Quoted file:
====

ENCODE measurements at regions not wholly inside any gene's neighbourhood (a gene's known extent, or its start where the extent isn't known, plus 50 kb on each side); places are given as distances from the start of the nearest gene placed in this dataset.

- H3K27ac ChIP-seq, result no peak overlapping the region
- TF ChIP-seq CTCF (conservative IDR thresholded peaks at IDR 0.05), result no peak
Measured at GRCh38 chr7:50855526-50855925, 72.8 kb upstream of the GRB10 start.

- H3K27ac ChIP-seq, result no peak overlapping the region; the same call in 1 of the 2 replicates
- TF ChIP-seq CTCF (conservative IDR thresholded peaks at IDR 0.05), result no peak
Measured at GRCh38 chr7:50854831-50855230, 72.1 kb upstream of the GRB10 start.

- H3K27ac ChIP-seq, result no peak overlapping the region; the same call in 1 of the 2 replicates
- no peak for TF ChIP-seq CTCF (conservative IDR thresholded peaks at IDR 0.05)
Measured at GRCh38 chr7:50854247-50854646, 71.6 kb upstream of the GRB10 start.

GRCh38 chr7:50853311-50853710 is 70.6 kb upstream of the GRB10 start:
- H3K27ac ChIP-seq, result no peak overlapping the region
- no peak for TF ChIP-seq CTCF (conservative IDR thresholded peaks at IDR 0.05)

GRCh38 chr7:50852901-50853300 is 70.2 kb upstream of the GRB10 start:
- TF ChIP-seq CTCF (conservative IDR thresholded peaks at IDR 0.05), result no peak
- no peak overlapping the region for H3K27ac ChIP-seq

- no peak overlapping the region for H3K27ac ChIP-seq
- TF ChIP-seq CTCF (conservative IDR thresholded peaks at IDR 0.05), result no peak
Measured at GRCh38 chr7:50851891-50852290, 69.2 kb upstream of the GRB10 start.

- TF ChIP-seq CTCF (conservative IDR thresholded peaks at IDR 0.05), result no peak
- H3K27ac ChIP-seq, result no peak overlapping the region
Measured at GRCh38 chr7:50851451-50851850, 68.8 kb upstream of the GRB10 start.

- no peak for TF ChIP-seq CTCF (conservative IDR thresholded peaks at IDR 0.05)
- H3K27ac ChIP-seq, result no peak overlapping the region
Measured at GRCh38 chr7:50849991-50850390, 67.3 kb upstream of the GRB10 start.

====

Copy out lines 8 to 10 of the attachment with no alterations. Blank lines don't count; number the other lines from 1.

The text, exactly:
- H3K27ac ChIP-seq, result no peak overlapping the region; the same call in 1 of the 2 replicates
- no peak for TF ChIP-seq CTCF (conservative IDR thresholded peaks at IDR 0.05)
Measured at GRCh38 chr7:50854247-50854646, 71.6 kb upstream of the GRB10 start.